Study objective To determine the prevalence and associated factors of client-perpetrated gender-based violence among female sex workers in conflict-affected Northern Uganda.
Design and settings We conducted a cross-sectional study among female sex workers in Gulu district in conflict-affected Northern Uganda.
Participants The study participants included 300 female sex workers aged 18+ years. The participants were selected using simple random sampling from a database of female sex workers maintained at a national non-governmental organisation in Gulu.
Outcome measure The outcome measure was self-reported exposure to client-perpetrated gender-based violence.
Methods We used a pretested semistructured questionnaire to collect data on sociodemographic characteristics, sex work-related characteristics, alcohol use, illicit drug use, HIV status and self-reported exposure to client-perpetrated gender-based violence. Then, data were entered into Epi Info V.7 and analysed using Stata V.14.0.
Results Among participants, 61.0% reported client-perpetrated gender-based violence. Economic (58.7%) and emotional (52.0%) violence were the most common forms of client-perpetrated gender-based violence in this population. Independently, being: street-based (adjusted OR=9.66, 95% CI 2.78 to 33.5), mobile (adjusted OR=3.21, 95% CI 1.83 to 5.64), HIV-positive (adjusted OR=1.90, 95% CI 1.09 to 3.31) and a low-income earner (<USh200 000 monthly) (adjusted OR=2.26, 95% CI 1.18 to 4.30) were positively associated with exposure to client-perpetrated gender-based violence.
Conclusions There is a high prevalence of client-perpetrated gender-based violence among female sex workers in conflict-affected Northern Uganda. Furthermore, female sex workers who were street-based, mobile, HIV-positive and low-income earners were more likely to experience client-perpetrated gender-based violence. The ministry of health and the development partners need to provide targeted public health interventions to prevent and manage the rampant gender-based violence among this underserved population.
- public health
- mental health
- reproductive medicine
Data availability statement
Data are available on reasonable request. The datasets used and analysed during the current study are available from the corresponding author on reasonable request.
This is an open access article distributed in accordance with the Creative Commons Attribution Non Commercial (CC BY-NC 4.0) license, which permits others to distribute, remix, adapt, build upon this work non-commercially, and license their derivative works on different terms, provided the original work is properly cited, appropriate credit is given, any changes made indicated, and the use is non-commercial. See: http://creativecommons.org/licenses/by-nc/4.0/.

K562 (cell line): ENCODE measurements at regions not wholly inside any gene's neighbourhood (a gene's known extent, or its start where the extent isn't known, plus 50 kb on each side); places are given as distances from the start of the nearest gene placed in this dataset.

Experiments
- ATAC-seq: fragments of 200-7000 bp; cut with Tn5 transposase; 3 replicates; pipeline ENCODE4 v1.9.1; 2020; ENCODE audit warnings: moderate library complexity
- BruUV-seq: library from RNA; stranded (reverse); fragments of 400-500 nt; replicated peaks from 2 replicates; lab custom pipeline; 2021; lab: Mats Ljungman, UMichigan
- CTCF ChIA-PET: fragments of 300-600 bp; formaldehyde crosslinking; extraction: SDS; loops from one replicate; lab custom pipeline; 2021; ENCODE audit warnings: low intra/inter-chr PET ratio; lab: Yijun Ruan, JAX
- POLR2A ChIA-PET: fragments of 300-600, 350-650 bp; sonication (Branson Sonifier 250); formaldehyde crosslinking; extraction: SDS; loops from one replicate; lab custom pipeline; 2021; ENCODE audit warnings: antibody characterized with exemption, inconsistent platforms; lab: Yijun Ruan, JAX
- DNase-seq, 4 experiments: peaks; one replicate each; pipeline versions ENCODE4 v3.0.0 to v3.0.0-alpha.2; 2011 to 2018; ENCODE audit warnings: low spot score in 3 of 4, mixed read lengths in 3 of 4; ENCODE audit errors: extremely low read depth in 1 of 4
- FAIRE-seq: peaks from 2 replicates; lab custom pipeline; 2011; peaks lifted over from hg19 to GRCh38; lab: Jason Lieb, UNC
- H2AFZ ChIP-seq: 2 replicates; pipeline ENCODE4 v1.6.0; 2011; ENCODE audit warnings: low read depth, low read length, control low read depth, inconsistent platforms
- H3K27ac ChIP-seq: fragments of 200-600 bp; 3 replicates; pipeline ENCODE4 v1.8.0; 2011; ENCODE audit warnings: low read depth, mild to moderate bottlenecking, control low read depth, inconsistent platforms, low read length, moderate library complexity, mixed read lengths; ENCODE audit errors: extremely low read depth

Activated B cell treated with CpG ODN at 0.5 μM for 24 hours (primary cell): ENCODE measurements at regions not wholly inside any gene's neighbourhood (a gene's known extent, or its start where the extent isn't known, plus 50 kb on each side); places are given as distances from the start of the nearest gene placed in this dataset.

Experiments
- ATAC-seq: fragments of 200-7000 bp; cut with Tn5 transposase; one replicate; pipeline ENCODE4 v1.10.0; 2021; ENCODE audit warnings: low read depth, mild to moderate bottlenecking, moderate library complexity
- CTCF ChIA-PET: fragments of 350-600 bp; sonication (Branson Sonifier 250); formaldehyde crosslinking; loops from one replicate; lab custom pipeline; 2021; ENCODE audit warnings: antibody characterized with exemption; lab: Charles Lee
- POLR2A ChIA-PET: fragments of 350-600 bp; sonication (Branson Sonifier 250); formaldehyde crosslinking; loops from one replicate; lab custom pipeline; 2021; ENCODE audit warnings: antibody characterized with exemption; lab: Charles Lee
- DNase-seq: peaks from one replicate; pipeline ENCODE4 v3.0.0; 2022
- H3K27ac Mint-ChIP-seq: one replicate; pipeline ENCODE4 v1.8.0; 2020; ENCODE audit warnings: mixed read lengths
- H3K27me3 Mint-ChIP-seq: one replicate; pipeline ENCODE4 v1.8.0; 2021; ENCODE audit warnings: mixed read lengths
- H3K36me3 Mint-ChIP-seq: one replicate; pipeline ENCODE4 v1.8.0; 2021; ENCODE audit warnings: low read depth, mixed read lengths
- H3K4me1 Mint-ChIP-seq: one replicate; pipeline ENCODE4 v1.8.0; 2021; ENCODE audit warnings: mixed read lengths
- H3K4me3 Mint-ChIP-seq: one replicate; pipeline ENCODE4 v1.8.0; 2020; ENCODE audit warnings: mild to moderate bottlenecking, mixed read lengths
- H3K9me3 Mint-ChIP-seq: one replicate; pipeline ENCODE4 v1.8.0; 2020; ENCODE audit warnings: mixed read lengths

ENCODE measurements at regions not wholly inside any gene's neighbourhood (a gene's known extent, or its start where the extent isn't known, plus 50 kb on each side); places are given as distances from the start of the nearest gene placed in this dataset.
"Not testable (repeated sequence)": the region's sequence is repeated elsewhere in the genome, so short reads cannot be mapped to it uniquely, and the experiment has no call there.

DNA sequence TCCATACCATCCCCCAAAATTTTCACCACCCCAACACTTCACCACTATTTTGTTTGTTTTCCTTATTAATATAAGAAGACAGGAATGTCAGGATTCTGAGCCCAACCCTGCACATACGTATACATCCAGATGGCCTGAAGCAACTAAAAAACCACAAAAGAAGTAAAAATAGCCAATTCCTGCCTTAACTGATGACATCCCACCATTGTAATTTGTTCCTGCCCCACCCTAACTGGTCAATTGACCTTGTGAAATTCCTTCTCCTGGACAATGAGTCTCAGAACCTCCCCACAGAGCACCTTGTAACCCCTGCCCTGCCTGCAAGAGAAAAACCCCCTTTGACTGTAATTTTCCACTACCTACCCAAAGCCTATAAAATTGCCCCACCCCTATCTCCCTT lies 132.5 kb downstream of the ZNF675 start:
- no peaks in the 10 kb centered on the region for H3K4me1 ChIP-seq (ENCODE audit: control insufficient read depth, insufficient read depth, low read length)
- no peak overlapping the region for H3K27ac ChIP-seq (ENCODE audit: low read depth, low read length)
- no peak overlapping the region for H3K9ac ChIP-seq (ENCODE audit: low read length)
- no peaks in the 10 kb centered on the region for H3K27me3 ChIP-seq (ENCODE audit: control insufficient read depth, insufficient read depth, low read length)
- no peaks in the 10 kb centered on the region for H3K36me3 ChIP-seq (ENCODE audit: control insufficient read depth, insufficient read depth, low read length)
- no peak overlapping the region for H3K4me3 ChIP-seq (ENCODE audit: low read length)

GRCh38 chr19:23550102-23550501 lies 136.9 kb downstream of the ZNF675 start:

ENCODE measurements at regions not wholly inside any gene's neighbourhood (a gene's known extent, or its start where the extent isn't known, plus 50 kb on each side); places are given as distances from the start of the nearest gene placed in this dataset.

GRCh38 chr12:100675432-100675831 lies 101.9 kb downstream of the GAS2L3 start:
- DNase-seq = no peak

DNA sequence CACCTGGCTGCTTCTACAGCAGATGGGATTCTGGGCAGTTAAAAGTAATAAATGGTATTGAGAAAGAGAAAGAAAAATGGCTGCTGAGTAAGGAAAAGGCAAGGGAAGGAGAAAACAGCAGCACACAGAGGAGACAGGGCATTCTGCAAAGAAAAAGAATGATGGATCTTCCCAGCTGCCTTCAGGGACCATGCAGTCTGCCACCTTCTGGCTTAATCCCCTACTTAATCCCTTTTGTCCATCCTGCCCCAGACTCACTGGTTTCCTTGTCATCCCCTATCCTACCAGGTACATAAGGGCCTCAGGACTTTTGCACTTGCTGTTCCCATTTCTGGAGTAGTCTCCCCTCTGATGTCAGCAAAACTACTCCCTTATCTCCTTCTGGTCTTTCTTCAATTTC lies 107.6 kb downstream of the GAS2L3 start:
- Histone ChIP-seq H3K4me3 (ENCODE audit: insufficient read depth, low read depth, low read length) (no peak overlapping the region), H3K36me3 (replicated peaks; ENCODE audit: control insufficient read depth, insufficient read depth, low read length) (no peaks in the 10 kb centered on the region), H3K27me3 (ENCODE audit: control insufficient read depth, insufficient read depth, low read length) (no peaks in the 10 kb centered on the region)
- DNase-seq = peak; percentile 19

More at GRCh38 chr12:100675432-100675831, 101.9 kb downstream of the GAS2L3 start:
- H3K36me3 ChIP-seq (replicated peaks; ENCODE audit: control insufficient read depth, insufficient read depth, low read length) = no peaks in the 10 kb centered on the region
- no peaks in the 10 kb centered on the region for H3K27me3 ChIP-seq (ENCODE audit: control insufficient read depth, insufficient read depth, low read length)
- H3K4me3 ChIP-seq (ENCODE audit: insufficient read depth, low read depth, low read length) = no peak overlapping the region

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Strengths and limitations of this study
This work is among the first studies on client-perpetrated gender-based violence among female sex workers in conflict-affected settings.
Likewise, the study samples were representative and generalisable since they were selected using a probability sampling technique.
However, we asked female sex workers about their past exposures to client-perpetrated gender-based violence and could have resulted in recall or information biases.
Gender-based violence (GBV) refers to harmful acts directed at individuals based on their gender.1 Examples of GBV include sexual, physical, mental and economic harm inflicted in public or private and the threats of violence, coercion and manipulation.1 GBV is a violation of human rights that can be life-threatening1 and thus need close attention, especially among vulnerable populations like female sex workers (FSWs). Although hostility from the more than 20 years of the Lord’s Resistant Army (LRA) war in Northern Uganda has ceased, the region has not achieved complete reconciliation, societal integration and economic recovery.2 In addition, the LRA conflict has led to increased vulnerability to HIV infection,3 GBV4 and depression5 in Northern Uganda.
GBV is rooted in gender inequality, abuse of power and harmful norms that leave survivors unable to achieve legal, social, political and economic equality in society.6 Vulnerable groups like FSWs are at increased risk of exposure to GBV7 because of the rampant alcohol use and illicit drug use among FSWs,8 which increases their odds of GBV.9 In addition, there is a high level of intimate partner violence among FSWs in Northern Uganda, which in turn may lead to client-perpetrated GBV.10 Furthermore, FSWs in Gulu are highly mobile8 and thus at a greater risk of client-perpetrated GBV.11 12 Moreover, the illegality of sex work in Uganda13 makes it difficult for FSWs to prevent or seek management for GBV through social support networks, access to social services or access to legal or GBV services.14 15